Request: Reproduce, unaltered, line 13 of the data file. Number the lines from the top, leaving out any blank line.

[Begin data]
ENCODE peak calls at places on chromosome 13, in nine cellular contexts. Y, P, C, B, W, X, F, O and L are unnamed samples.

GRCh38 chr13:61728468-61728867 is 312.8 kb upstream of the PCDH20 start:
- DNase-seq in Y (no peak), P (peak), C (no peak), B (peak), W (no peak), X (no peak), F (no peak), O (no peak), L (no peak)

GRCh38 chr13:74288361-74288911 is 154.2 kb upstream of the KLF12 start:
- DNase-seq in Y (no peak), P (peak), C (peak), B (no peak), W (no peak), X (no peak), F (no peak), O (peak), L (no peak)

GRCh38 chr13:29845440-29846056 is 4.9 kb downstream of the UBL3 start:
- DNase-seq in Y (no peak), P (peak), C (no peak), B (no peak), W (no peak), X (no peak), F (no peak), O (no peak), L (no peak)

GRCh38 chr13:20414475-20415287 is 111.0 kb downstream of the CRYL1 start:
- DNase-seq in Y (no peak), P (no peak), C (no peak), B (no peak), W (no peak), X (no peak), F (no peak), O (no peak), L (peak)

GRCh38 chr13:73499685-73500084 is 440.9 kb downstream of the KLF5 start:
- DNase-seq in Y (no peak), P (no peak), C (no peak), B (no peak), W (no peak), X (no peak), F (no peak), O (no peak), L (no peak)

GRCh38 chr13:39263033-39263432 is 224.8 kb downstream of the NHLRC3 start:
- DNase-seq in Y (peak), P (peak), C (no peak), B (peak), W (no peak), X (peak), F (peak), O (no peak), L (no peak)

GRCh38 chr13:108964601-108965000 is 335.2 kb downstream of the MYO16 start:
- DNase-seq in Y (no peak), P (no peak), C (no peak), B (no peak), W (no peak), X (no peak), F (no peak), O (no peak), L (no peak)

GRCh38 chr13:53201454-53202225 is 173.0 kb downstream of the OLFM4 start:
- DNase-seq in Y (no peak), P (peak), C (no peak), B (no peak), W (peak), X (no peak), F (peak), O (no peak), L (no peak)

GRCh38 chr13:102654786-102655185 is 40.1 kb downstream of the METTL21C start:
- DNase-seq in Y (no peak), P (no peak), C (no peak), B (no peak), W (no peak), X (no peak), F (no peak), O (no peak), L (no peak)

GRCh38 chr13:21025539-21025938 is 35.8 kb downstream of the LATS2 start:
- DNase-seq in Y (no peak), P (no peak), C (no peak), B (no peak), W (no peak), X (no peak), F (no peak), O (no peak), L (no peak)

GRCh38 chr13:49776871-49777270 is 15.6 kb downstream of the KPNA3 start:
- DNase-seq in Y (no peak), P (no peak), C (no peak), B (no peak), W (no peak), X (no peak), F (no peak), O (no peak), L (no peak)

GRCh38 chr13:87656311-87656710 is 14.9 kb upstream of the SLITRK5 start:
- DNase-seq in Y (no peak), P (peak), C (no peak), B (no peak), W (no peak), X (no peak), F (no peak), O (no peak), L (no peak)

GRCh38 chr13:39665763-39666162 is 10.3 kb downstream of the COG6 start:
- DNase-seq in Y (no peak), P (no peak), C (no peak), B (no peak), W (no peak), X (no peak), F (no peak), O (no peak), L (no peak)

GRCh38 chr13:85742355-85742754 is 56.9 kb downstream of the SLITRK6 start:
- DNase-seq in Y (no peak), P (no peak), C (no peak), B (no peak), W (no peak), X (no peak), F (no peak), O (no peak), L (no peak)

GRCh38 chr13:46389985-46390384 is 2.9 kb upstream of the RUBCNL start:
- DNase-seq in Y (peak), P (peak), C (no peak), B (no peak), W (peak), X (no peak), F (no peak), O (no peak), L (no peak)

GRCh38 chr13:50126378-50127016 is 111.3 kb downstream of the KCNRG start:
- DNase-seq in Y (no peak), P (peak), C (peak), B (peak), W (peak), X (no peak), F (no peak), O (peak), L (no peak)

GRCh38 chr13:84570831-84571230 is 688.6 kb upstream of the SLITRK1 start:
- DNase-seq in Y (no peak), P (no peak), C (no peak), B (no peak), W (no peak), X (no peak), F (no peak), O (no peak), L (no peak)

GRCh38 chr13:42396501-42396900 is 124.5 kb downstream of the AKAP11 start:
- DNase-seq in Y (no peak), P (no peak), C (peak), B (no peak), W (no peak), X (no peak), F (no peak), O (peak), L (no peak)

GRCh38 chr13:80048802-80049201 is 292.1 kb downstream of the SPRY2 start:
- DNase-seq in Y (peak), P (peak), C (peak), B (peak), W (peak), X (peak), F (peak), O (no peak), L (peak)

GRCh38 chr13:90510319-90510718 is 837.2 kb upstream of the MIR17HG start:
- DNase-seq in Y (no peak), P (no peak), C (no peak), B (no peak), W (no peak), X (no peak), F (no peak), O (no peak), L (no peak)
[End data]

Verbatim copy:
- DNase-seq in Y (peak), P (peak), C (no peak), B (peak), W (no peak), X (peak), F (peak), O (no peak), L (no peak)